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Human stem cells grown inside mouse embryos

18 May 2020
Appeared in BioNews 1047

Scientists have developed a method that dramatically increases the production of human stem cells using mouse embryos.

Producing these potentially disease-curing cells within another living organism, in vivo, is critical to ensure they develop as they would in a human body. Cells produced in a dish, in vitro, usually do not behave in the same way as cells in vivo. However, high yields have been difficult to achieve in the past due to the varied timing between species' developmental clocks.

Professor Jian Feng, the lead scientist on the study, said 'This is fundamental research that allows us to use the mouse embryo to help us better understand human development.' 

The human stem cells are in a more developmentally advanced 'primed' state compared to 'naïve' mouse embryonic stem cells, and this discrepancy between the cells' different developmental stages is thought to be responsible for the cell death which occurs when the two are combined. 'You need to basically push the human cells back' explained Professor Feng. 

The team, based at the University of Buffalo, inhibited a molecule called mTOR kinase for three hours. This shocked the 'primed' human cells back to their 'naïve' state. When added to a less developed naïve mouse embryo, these human stem cells speed up their development to match their host. 'The injected human stem cells now develop at the much more rapid pace of the mouse embryo, supporting the generation of millions of mature human cells in 17 days,' said Professor Feng. The human stem cells aided the formation of many tissues in the developing mouse embryo, such as human liver, eye and red blood cells.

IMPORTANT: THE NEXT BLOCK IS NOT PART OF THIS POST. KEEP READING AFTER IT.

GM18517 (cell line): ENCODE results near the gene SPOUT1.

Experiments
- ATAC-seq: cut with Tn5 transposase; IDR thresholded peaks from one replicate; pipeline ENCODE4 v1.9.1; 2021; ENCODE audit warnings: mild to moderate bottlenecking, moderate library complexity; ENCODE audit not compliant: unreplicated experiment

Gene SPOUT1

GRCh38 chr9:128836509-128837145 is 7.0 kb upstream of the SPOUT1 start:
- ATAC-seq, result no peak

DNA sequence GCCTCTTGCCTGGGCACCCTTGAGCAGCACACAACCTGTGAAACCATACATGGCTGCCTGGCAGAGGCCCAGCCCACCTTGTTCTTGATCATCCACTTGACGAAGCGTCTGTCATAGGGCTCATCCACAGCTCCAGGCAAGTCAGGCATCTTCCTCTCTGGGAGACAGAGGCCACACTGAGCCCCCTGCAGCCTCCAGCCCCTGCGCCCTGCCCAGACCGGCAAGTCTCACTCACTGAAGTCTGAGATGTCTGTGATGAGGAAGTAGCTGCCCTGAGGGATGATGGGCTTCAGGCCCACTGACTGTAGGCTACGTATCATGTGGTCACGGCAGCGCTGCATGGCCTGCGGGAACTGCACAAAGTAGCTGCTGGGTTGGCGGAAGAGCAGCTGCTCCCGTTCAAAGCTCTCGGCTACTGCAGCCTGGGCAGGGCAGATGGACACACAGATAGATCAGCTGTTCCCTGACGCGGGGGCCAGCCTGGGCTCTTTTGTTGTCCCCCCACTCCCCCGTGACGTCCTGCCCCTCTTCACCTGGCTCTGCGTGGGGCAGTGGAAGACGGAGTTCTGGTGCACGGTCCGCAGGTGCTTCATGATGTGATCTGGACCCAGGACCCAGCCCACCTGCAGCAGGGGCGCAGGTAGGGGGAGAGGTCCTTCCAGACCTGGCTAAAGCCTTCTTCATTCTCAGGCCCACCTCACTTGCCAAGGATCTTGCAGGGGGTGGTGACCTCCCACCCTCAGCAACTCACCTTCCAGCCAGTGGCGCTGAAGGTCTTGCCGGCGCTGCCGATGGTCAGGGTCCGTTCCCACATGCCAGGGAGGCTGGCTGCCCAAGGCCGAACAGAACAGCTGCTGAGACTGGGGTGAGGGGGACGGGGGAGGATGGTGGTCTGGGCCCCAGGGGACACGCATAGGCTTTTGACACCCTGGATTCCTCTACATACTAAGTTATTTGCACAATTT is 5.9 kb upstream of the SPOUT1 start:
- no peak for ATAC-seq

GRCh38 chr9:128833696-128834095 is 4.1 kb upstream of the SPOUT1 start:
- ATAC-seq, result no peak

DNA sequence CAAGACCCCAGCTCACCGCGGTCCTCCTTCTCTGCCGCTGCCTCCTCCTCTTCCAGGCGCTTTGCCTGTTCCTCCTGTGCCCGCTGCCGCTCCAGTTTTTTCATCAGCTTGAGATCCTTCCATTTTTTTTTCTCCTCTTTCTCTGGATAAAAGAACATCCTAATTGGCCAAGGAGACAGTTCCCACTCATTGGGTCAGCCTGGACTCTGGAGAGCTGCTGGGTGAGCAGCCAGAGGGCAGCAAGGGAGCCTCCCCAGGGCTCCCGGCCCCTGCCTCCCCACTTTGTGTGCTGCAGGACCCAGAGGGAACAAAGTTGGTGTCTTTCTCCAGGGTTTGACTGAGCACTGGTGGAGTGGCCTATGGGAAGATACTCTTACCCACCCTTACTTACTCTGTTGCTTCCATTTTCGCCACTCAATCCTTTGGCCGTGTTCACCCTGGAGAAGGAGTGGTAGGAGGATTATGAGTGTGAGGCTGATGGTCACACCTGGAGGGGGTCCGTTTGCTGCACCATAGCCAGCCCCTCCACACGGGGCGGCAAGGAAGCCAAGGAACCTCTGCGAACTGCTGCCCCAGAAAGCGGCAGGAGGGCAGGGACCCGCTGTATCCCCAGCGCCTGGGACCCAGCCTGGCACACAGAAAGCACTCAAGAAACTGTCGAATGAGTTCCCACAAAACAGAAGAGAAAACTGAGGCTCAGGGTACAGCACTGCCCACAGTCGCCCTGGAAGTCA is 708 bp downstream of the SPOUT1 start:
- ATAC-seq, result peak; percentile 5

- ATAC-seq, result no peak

The researchers' primary reason for conducting this research is to find ways to grow organs for people who need transplants. However, this research, published in Science Advances, could have multiple applications, including the creation of mouse models that are more like humans, or revealing how a single cell develops into an entire organism.

Dr Pablo Ross who was not involved in the study, but specialises in animal reproduction at the University of California, Davis said, 'This is great if we want to generate human organs in animals'. The idea here would be to modify the genome of larger animals, such as a sheep or pig, so they cannot develop certain organs. Then, using a similar approach, human stem cells could develop within these animals to generate human-like organs for transplants.

However, Professor Feng raised concerns that the product may not be similar enough to human organs for this purpose. Instead, he suggested his system could lead to the discovery of methods that would allow human organs to grow for transplantation without the need for a host, such as in an incubator.   

The ethical implications will need to be discussed to determine what can be achieved in this area. 

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